Here, too, the parodic juxtaposition of action parallels that of graphic counterpointed imagery at the outset of the narrative when 'Bouncer' Leghorn ('. . . nicknamed for [his] exploits on, not off, the cricket field' ) informs us that he notices 'a button missing from my safari-suit jacket, and urine splashes on my veldskoens' (5) or when Amaryllis Bantam and her best friend, Desiray Weaner, 'bored stupid' 'exercise freaks', in a different kind of crazed bingeing, begin their early morning constitutionals 'with a prayer, and end them with a hug' (20). The novella 'rejects the idea of perceiving the struggle of the African communities against colonialism [and neo-colonialism] as constituting the only historical experience that Africans know' (to borrow Maurice Vambe's [2000: 80] comment about Dambudzo Marechera's work).
Like Marechera before him, Eppel's is a bitingly honest and unencumbered voice. Every day is Mardi Gras because life is an all-embracing carnival, systematically placed outside politics and religiosity. Seemingly for him, as for Milan Kundera (1979; 1986:5), "intellectual" is an expletive: It designated a person who failed to understand life and was cut off from the people. All Communists hanged at the time  by other Communists had that curse bestowed upon them. Unlike people with their feet planted firmly on the ground, they supposedly floated in air. In a sense, then, it was only fair they have the ground pulled out from under them once and for all and be left there hanging slightly above it.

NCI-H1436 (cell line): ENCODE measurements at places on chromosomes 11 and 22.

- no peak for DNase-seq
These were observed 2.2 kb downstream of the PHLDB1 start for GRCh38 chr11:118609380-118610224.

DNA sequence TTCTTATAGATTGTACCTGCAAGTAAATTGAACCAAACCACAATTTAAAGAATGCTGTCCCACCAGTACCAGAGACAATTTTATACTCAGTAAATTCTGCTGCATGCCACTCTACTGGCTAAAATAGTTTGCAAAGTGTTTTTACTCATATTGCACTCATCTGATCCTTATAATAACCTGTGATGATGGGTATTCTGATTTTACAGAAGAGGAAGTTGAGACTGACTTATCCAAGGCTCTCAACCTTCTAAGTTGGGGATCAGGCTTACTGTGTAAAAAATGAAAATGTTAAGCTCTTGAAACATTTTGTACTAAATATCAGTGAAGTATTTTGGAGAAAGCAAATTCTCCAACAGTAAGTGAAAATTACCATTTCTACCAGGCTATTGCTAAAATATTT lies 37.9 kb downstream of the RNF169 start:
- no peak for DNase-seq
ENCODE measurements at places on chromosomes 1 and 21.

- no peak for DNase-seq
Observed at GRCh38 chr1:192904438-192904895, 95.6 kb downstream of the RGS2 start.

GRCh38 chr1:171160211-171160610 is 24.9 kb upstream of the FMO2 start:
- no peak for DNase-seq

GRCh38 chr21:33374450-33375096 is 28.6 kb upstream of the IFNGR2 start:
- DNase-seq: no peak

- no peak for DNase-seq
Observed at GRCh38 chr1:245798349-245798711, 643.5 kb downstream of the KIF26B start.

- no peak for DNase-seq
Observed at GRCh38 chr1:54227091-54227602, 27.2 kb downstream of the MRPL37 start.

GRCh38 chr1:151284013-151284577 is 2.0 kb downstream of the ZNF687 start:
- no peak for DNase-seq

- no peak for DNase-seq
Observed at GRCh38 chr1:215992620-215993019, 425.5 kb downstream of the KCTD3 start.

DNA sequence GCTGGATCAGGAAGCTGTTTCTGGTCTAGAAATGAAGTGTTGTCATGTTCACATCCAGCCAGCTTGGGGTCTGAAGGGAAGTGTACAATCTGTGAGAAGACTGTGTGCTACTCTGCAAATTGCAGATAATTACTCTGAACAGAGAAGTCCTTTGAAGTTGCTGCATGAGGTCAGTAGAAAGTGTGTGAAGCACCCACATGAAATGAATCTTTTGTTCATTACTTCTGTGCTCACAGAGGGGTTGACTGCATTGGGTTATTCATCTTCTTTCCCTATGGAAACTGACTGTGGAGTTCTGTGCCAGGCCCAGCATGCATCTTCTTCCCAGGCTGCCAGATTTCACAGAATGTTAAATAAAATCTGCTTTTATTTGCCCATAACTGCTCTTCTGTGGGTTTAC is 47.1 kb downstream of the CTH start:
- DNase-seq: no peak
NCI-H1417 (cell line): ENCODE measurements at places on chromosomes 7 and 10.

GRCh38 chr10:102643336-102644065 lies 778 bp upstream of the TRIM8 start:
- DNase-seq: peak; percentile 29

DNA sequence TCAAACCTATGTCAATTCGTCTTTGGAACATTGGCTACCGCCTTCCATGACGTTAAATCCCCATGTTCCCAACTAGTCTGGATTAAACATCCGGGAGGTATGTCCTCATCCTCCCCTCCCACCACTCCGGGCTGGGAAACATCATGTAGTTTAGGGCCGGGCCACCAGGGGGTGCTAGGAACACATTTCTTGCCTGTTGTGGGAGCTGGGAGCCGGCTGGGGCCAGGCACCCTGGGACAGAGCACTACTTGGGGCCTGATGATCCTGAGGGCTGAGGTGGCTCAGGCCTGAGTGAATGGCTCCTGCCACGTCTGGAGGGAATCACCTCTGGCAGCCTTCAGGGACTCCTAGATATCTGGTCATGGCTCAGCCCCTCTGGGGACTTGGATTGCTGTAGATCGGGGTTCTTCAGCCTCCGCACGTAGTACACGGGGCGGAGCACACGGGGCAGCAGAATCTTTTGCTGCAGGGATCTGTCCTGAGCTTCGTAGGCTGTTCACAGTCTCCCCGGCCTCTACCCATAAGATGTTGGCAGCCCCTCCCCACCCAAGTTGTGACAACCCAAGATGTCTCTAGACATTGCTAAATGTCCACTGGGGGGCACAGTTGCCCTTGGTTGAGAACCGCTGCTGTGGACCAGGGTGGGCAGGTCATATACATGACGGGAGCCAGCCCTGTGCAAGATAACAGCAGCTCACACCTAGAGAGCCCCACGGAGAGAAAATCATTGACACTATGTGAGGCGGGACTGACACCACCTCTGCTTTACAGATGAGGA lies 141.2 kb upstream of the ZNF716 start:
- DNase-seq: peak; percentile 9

In these terms, categorically anti-intellectual and even funnier than The Curse of the Ripe Tomato (2001), The Holy Innocents forces the reader to make a re-evaluation of the crazy neo-postmodernist world it features. This latest Eppel publication ends rather than concludes: its message and even its outcome may have been abundantly clear from the start. The link between its satirical subversive mode and its socio-political import is not too hard to detect: there is no way out, only a way on. There is a mercenary edge to this novel and this, sad to say, is not always traceable to an alien corrupt civilization. To borrow from Shakespeare, there is something rotten in the state of Zimbabwe!
Mikhail Bakhtin, 1921. 'Discourse in the Novel'. In: Tzetzan Todorov, Mikhail Bakhtin: The Dialogical Principle. Minneapolis: University of Minnesota Press.
Mikhail Bakhtin, 1984. Rabelais and his World. Bloomington: Indiana University Press.
J. Eppel, 1992. DGG BERRY's The Great North Road. Cape Town and Johannesburg: Carrefour Press.
J. Eppel, 1993. Hatchings. Cape Town: Carrefour Press.
J. Eppel, 1994. The Giraffe Man. SA: Quellerie Publishers.
J. Eppel, 2001. Selected Poems 1965-1995. Bulawayo: Childline.
J. Eppel, 2002. The Holy Innocents. Bulawayo: 'amabooks [P.O.Box 9160, Hillside, Bulawayo, Zimbabwe].
Milan Kundera, 1986. The Book of Laughter and Forgetting. Harmondsworth: Penguin.
Maurice Vambe, 2000. 'Dambudzo Marechera's Black Sunlight: Carnivalesque and the Subversion of Nationalist Discourse of Resistance in Zimbabwean Literature.' In: Journal of Literary Studies 16(3/4), pp. 89.
Theunissen 271-272, http://www. Public.iastate.edu/-honeyl/bakhtin/ chap2a.html. Accessed 9/30/02.
Last modified 2 June 2003